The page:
That’s what the second draft is for! And the third. And the rest of the story-development process. Revision is where you look back at the set-pieces, tools, and spaces within the world to see which functions they perform. You might have a meeting take place in a secret alcove in the castle, but you could also show the reader why that alcove is secret. Maybe it’s in a part of the castle that was intended to have more people around, but that section has been abandoned—a single line of dialogue could reveal why. That way, your castle doesn’t have a secret meeting place just to satisfy the story or genre tropes—it belongs in the world of the story just as much as it does in the story itself.

For the first draft, however, your priority as the author is to get the story to work. You’ll probably answer a few world-building questions, and with practice, you’ll likely find that some world-building details enter into your narrative without your conscious effort. Just don’t think that you have to know every detail of your world before you write the story. Some authors work that way, but most just hammer out the first draft with lots of ugly inconsistencies in the world and details that fall apart under scrutiny. But that first draft gets done and provides the framework for more details, more set-pieces, and opportunities to teach the reader as both the writer and the characters use and explore the fictional world.

About Far Flung:

jukepopBillions of light-years from Earth, in the vast cosmic wasteland of space, the stage is set for a dangerous odyssey of discovery and adventure.

William Flynn is just a rookie reporter when he boards a transport flight to the first colony outside of Earth’s solar system. Eager to start a new life with his girlfriend Darya upon arrival, Flynn’s plans – and those of the crew – are thrown into chaos when their ship is hurled across the universe and left stranded in the cosmic ocean.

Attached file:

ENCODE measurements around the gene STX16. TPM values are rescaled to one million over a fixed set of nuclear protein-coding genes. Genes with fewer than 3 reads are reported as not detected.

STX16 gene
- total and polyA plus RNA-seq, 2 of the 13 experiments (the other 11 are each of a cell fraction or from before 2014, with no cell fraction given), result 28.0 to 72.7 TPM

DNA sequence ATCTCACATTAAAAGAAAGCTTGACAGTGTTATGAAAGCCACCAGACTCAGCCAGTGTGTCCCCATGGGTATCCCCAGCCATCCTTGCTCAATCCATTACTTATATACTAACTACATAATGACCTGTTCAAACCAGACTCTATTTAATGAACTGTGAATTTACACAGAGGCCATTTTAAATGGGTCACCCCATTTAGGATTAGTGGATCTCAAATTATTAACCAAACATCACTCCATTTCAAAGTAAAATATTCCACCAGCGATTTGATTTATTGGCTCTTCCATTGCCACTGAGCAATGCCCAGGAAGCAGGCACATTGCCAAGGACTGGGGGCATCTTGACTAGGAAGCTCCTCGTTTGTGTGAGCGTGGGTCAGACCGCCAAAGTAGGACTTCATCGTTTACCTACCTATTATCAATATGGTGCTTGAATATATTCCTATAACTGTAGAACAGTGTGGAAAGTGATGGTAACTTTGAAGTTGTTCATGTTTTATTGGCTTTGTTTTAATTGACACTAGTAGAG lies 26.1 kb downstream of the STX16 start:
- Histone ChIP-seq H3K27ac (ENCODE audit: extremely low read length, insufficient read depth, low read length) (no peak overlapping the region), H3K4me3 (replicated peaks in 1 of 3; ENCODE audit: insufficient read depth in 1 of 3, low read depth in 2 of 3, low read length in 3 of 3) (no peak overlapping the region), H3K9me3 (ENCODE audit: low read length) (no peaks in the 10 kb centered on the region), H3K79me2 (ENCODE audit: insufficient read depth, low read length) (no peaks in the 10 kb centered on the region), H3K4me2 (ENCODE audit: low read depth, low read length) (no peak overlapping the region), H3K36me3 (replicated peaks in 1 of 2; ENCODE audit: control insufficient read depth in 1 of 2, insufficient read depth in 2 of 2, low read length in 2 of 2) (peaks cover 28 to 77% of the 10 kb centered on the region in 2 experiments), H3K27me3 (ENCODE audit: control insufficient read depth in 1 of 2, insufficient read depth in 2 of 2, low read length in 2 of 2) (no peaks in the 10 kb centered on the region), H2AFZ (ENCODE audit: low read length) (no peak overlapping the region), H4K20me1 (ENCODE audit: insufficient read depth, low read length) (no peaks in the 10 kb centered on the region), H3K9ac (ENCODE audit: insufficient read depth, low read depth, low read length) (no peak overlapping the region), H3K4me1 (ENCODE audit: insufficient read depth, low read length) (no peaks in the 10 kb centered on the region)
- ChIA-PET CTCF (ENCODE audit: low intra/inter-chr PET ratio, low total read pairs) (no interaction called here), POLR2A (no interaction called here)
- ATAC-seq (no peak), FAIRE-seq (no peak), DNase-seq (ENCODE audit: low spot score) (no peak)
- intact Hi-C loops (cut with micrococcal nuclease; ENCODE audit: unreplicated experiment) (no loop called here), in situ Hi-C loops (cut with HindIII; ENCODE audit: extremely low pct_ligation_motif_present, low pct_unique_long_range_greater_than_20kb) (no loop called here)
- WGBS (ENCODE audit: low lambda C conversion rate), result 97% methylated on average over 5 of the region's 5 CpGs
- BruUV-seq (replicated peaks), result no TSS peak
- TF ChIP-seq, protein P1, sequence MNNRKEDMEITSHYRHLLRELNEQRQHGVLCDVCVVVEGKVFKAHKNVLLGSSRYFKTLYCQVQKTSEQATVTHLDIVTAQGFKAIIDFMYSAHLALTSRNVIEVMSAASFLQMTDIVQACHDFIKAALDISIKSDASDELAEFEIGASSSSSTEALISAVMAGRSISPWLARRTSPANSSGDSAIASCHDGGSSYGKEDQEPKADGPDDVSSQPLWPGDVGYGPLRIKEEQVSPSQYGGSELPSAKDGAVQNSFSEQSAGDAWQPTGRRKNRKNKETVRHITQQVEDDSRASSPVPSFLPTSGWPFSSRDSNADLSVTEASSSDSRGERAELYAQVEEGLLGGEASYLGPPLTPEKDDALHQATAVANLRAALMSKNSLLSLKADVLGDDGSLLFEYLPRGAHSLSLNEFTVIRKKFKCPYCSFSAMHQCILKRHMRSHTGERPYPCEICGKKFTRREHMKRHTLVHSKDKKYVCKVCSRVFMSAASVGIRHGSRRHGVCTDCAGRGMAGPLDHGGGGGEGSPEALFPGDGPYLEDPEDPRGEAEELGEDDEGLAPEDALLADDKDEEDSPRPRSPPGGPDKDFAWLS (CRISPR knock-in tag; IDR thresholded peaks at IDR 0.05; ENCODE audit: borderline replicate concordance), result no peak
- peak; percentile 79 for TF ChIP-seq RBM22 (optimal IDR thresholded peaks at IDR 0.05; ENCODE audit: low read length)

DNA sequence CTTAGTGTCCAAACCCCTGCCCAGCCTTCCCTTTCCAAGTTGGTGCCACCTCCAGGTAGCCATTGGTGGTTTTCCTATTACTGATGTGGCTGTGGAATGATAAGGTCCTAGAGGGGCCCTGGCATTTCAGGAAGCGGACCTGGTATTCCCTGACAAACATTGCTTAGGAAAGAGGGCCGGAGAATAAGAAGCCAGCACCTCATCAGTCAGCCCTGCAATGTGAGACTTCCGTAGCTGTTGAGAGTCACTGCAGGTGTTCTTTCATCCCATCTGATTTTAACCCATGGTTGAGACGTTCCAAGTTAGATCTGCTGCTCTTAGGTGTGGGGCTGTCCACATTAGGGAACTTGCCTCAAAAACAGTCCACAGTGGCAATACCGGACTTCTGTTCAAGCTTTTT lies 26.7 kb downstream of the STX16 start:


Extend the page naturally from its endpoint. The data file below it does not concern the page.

Left alone in a strange, new galaxy, and with only their wits about them, Flynn and the crew must journey through a galaxy of hostile aliens, an intergalactic war, and countless hurdles in a desperate bid to survive and recolonize, all while seeking out a way to reunite with the human race. 

With a ragtag team of engineers, navigators, and inexperienced personnel at the helm, their quest will test their resolve and forge true strength as they struggle to survive in a cold and unforgiving universe.

If you like what you read, be sure to check out Far Flung on Inkshares and pre-order a copy. As many of you may remember from my time with Blood Dawn, Inkshares decides on books to publish based on how many pre-orders they generate.

If Far Flung can reach 250 pre-orders, it will be published under the Quill imprint. If it can reach 750 pre-orders, it will be published as a full Inkshares production, with bookstore distribution.

Connect with TCC:

His website –

Inkshares –

Twitter –


About John Robin

John Robin is an epic fantasy writer, professional editor, and lover of imaginary worlds. He write stories about magic and myth, human suffering and the power to rise above it. He loves world building, coffee shops, mathematics, chess, and is an avid author community builder.
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3 Responses to Don’t Let World-Building Get in the Way of Story-Building

  1. TCC Edwards says:

    Reblogged this on Write, or Else! and commented:
    A post of mine regarding Far Flung on John Robin’s blog. Epic Fantasy Writer!

  2. Yup, yup, yup! I’m not a sci-fi or fantasy writer, but my critique group contains many of these. The best writing in these genres focuses on characters struggling toward a goal, but that often gets lost in pointless world-building. Good storytelling is good storytelling, regardless of genre, but new-to-the-genre readers like me will give up when the story gets bogged down in orgies of technology or arcane lore that don’t move the story forward.

  3. Pingback: #IWSG November 2017 – Rethinking my blog and writing « Write, or Else!